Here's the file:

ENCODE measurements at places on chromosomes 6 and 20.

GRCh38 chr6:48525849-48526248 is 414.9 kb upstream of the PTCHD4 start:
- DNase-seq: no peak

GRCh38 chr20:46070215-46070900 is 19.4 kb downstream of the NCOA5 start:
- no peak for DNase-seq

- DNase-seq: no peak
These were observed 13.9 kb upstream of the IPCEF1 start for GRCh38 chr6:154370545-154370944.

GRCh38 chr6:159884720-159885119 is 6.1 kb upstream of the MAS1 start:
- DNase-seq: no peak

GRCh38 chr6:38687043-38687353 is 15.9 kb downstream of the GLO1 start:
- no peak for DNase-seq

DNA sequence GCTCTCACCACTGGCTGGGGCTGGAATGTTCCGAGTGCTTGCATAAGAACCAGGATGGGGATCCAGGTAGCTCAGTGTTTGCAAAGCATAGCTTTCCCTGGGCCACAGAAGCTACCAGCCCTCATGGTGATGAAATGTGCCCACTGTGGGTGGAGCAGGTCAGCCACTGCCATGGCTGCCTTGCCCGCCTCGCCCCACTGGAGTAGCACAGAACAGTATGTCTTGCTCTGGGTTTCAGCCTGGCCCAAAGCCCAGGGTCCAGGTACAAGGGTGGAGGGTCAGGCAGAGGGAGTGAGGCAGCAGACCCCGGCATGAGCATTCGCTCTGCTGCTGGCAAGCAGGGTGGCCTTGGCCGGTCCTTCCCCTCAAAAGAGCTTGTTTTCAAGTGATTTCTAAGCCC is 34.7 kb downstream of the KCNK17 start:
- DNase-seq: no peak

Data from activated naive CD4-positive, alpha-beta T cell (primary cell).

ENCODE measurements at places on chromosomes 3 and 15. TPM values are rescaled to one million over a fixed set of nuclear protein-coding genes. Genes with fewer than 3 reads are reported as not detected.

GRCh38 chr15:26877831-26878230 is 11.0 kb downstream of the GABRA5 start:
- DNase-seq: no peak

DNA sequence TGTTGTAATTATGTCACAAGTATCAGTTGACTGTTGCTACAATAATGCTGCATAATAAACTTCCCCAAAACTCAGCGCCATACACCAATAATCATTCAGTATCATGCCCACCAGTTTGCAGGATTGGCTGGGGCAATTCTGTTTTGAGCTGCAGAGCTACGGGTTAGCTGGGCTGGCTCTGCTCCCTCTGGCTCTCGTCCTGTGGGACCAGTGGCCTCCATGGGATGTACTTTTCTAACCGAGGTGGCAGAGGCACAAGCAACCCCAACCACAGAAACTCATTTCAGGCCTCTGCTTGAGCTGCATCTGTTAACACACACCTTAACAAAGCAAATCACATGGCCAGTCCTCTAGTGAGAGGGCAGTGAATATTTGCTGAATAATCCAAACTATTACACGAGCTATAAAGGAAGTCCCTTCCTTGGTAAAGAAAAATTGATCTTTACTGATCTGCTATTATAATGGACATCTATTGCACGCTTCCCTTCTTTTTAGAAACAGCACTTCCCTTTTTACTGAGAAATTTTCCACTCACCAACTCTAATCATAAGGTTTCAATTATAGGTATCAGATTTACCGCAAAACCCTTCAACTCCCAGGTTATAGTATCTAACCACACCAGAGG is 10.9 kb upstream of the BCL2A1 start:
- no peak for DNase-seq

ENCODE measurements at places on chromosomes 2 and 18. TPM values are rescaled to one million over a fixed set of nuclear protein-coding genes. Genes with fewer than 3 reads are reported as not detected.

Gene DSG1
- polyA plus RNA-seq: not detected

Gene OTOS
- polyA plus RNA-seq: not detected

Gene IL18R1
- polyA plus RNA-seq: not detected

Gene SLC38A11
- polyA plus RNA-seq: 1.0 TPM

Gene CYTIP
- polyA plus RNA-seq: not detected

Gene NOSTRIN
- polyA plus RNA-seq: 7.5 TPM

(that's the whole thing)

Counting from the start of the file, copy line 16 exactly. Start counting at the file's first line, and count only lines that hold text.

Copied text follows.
GRCh38 chr15:26877831-26878230 is 11.0 kb downstream of the GABRA5 start: